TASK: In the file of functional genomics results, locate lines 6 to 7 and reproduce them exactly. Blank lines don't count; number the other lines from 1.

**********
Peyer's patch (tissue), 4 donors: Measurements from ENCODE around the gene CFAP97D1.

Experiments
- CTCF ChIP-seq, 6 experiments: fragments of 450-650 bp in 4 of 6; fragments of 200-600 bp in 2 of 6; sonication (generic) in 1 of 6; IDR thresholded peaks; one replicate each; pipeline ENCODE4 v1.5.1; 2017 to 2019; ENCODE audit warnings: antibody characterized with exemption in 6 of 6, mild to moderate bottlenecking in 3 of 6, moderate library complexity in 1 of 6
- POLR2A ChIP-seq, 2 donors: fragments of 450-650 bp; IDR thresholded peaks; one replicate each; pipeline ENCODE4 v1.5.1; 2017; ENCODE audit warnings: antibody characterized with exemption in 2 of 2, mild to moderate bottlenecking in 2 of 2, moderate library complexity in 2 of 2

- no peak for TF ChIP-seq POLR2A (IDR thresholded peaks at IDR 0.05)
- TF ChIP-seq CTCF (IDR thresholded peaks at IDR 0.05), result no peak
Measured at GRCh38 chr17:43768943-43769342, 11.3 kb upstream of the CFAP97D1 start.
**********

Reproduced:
- TF ChIP-seq CTCF (IDR thresholded peaks at IDR 0.05), result no peak
Measured at GRCh38 chr17:43768943-43769342, 11.3 kb upstream of the CFAP97D1 start.